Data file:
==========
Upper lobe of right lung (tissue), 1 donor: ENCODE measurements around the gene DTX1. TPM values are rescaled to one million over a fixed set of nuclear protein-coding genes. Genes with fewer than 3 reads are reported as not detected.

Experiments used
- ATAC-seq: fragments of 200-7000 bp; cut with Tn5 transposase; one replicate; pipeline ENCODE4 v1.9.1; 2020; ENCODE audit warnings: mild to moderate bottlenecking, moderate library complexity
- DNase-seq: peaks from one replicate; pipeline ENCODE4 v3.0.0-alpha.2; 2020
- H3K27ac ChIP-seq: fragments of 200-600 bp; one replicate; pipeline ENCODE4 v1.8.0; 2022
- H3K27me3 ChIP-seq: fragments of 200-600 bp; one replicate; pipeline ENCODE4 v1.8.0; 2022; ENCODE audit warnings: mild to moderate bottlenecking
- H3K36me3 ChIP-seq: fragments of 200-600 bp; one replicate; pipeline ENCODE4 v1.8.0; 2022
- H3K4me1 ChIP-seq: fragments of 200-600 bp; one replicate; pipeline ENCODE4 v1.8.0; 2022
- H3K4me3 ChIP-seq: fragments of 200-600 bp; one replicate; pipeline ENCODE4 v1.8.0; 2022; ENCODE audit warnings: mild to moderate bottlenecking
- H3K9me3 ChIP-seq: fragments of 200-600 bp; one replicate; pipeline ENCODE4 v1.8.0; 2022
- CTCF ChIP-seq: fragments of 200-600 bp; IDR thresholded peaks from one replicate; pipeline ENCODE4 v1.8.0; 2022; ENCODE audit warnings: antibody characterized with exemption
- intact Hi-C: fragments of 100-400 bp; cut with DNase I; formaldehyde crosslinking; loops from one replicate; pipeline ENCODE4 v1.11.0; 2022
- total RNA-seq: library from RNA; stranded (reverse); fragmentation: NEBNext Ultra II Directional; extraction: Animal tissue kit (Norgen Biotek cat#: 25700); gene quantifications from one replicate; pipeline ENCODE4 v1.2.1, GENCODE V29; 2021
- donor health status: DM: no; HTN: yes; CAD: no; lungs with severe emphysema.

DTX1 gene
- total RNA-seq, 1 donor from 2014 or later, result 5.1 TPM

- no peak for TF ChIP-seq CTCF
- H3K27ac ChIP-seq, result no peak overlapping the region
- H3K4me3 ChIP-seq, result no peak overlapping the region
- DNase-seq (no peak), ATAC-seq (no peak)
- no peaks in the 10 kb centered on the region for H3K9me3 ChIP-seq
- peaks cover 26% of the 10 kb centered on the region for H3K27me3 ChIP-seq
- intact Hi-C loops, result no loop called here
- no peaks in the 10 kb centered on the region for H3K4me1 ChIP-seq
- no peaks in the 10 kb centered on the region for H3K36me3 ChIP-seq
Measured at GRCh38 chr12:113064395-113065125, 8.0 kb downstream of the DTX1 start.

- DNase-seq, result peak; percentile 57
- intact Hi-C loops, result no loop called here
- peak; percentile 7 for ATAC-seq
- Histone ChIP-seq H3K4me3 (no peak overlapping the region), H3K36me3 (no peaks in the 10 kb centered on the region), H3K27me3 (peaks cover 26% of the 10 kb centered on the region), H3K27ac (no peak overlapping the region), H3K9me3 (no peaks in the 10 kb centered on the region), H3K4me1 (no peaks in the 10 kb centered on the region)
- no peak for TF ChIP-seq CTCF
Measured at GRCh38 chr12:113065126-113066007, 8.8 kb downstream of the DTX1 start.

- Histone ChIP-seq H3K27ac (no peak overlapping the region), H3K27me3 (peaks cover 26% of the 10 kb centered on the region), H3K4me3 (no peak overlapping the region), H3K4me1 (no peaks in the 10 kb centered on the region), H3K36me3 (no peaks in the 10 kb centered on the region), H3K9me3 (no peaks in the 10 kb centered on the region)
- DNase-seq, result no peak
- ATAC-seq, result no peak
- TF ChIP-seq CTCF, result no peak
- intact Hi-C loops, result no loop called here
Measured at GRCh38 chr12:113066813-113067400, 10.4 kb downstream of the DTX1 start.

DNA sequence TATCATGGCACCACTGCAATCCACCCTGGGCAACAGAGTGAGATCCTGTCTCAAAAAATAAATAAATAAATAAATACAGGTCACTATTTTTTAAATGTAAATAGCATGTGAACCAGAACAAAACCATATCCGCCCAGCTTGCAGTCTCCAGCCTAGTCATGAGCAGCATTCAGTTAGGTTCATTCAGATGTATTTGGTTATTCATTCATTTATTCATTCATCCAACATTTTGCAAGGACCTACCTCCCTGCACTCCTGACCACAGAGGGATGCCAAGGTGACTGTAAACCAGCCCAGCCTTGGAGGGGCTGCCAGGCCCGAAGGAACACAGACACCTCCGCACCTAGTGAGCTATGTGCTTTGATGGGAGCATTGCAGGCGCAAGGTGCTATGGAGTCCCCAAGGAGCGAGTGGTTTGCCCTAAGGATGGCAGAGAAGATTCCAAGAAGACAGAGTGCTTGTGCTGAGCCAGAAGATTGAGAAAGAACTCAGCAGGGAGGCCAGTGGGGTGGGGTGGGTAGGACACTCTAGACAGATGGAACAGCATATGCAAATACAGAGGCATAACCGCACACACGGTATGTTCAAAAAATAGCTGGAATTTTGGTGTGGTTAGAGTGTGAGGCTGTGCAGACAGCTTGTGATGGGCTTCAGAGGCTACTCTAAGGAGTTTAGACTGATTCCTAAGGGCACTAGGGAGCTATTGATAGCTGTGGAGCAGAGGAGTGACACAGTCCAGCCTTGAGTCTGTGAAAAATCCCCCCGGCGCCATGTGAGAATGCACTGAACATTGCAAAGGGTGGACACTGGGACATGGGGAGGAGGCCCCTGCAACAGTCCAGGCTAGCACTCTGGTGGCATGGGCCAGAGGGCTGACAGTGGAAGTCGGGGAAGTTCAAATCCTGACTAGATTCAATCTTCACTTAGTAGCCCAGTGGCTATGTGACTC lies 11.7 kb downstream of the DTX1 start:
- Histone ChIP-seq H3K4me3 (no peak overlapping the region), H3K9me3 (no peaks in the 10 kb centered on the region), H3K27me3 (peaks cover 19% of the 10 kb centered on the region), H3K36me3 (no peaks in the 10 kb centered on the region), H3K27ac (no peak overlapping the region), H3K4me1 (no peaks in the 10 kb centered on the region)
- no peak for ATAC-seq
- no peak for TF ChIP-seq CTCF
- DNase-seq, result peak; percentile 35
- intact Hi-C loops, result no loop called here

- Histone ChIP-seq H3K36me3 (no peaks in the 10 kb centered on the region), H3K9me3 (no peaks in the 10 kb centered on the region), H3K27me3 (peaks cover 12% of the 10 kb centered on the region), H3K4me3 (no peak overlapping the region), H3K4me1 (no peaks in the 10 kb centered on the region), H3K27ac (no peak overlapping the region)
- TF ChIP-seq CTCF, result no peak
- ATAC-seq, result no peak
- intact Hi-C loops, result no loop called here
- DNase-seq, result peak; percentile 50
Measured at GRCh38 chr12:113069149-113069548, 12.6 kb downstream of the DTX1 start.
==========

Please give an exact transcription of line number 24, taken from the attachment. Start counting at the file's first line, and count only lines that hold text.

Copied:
- no peaks in the 10 kb centered on the region for H3K4me1 ChIP-seq